# Fundamental problems

From: Marc Geddes (m_j_geddes@yahoo.com.au)
Date: Fri Feb 17 2006 - 00:04:00 MST

>Eliezer has posted a job notice at the SIAI website,
>looking for research partners to tackle the problem
>of rigorously ensuring AI goal stability under
self->enhancement transformations.
>I would like to see this problem (or perhaps a more
>refined one) stated in the rigorous terms of
>theoretical computer science; and
>I'd like to see this list try to generate such a
>formulation.

Fascinating, fascinating.

I thought as a final post I'd better try to say
something actually intelligable, so I shall take one
crack at actually pointing to a solution :D

O.K...

Is there such a thing as
'a probability of a probability' ?

See a new paper by Robin Hanson arguing for a new
Bayesian framework wherein probabilities can be
assigned to priors:
http://hanson.gmu.edu/prior.pdf

Also see blog entry by Ben Goertzel:

*The management of uncertainty in the human brain: new
experimental insights*

"In other words, some of us maverick AI theorists have
been saying for a while that using just ONE number
(typically probability) to measure uncertainty is not
enough. Two numbers -- e.g. a probability and another
number measuring the "weight of evidence" in favor of
this probability (or to put it differently, the
"confidence" one has in the probability) -- are needed
to make a cognitively meaningful algebra of
uncertainty."

I assume Bayesian probability theory could be
reformulated in terms of some kind of fuzzy set
theory. Then the notion of 'a probability of a
probability' would be referring to fuzzy sets
containing other fuzzy sets. The problem of sets
containing other sets has never been fully solved.
According to Roger Penrose:

'In fact, the way that mathematicians have come to
terms with this apparently paradoxical situation is to
imagine that some kind of distinction has been made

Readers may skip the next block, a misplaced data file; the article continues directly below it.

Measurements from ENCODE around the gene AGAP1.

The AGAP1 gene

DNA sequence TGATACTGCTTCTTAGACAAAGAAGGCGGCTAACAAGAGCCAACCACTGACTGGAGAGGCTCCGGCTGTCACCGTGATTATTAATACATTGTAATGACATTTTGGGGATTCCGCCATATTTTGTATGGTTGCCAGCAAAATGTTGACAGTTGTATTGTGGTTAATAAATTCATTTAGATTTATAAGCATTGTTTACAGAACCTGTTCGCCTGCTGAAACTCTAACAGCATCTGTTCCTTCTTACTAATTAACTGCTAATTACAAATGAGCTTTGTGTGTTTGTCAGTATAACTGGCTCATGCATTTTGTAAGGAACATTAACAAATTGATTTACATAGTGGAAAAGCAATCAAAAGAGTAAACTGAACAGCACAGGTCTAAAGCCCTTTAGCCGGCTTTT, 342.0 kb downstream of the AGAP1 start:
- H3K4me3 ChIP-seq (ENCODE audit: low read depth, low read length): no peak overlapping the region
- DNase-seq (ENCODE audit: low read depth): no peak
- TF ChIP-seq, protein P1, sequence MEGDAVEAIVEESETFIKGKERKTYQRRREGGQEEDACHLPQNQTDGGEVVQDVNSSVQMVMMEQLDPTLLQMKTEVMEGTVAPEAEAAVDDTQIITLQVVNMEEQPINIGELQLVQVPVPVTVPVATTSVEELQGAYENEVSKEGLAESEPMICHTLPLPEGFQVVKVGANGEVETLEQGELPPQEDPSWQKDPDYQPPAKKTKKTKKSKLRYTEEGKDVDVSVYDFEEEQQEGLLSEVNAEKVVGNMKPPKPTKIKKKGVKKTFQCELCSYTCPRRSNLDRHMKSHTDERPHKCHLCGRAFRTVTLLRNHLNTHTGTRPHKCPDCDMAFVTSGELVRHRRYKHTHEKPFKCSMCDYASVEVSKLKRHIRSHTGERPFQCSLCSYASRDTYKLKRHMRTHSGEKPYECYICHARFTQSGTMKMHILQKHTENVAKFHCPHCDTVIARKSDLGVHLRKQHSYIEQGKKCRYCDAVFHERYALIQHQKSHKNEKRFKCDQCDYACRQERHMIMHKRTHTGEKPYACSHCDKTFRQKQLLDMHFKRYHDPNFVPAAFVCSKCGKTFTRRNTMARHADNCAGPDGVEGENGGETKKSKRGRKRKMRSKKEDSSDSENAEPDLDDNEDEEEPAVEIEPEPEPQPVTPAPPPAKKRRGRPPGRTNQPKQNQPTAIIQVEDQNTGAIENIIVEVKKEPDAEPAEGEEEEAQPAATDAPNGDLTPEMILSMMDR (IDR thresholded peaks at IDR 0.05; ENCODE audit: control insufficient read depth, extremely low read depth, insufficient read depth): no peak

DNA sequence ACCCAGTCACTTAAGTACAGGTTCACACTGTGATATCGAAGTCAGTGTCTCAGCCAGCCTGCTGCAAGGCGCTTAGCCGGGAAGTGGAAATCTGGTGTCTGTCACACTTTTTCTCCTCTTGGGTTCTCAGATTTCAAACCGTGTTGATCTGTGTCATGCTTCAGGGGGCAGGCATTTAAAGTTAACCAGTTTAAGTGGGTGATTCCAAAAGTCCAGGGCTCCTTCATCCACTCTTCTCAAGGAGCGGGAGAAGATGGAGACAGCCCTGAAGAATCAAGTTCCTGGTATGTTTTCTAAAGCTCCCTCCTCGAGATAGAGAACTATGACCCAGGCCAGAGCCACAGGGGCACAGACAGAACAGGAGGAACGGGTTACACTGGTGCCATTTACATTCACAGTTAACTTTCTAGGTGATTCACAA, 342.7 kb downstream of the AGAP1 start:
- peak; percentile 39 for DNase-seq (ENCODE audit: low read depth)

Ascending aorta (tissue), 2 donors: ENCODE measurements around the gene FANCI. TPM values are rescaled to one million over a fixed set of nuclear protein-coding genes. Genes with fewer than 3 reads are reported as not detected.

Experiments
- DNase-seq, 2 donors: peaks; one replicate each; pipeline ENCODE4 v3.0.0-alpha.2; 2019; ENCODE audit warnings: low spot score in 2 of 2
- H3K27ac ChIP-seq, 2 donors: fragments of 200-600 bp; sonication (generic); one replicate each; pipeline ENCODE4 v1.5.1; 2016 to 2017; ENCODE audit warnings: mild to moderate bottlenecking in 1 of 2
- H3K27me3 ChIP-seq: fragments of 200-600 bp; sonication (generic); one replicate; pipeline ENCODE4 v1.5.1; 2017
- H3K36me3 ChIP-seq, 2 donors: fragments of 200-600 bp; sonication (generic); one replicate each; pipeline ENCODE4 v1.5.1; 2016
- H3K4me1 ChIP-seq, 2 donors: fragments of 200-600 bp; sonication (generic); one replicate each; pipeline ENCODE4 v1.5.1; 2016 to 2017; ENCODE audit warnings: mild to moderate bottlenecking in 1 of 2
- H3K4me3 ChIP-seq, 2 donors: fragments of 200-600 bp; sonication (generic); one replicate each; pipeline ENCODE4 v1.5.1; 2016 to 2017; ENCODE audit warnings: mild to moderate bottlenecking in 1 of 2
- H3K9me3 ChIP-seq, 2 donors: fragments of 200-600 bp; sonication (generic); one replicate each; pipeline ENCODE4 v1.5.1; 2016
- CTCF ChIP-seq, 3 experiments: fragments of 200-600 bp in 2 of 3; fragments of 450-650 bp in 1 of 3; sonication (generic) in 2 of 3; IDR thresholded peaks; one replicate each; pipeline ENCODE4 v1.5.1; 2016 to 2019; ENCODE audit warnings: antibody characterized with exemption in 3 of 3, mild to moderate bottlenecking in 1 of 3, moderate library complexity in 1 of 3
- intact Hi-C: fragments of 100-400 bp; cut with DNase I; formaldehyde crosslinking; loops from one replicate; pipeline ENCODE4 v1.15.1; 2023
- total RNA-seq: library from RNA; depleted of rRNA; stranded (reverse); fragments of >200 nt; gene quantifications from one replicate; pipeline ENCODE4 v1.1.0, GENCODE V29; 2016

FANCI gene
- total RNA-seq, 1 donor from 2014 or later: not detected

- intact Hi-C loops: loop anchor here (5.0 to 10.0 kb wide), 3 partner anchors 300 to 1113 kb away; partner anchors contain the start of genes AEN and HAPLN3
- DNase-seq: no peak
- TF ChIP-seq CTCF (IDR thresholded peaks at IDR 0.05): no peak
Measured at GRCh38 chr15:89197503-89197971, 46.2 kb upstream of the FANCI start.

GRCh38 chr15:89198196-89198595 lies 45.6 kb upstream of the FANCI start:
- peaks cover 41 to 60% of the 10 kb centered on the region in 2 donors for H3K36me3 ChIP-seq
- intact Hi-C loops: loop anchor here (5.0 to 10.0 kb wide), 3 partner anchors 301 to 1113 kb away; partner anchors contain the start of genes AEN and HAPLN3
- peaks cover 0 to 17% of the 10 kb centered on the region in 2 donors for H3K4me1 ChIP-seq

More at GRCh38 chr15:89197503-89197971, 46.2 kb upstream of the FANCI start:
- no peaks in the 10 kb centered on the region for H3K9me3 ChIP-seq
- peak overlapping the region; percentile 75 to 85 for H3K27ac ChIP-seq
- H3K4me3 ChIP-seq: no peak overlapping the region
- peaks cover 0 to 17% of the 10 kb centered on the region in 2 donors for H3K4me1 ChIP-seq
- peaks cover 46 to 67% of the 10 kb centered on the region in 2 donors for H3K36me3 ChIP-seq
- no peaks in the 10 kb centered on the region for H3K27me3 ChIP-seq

between 'sets' and 'classes'...Roughly speaking, any
collection of sets whatever could be allowed to be
considered as a whole, and such a collection would be
called a *class*. Some classes are respectable enough
to be considered as sets themselves, but other classes
would be considered to be 'too big' or 'too untidy' to
be counted as sets. We are not neccessarily allowed
to collect *classes* together, on the other hand, to
form larger entities. Thus 'the set of all sets' is
not allowed...but the 'class of all sets' is
considered to be legitimate...

There is something unsatisfactory about all
this...This procedure might be reasponable if there
were a clear-cut criterion telling us when a class
actually qualifies as being a set. However the
'distinction' appears often to be made in a very
circular way."

-Roger Penrose. 'The Road To Reality' , Page 373
(Hard-back version)

Paper on possible extensions to set theory:
http://web.mit.edu/dmytro/www/NewSetTheory.htm

"Abstract: We discuss the problems of incompleteness
and inexpressibility. We introduce almost
self-referential formulas, use them to extend set
theory, and relate their expressive power to that of
infinitary logic. We discuss the nature of proper
classes. Finally, we introduce and axiomatize a
powerful extension to set theory."

O.K, so... did I solve it? Are any of these ideas of
relevence?

"Till shade is gone, till water is gone, into the shadow with teeth bared, screaming defiance with the last breath, to spit in Sightblinder’s eye on the last day”

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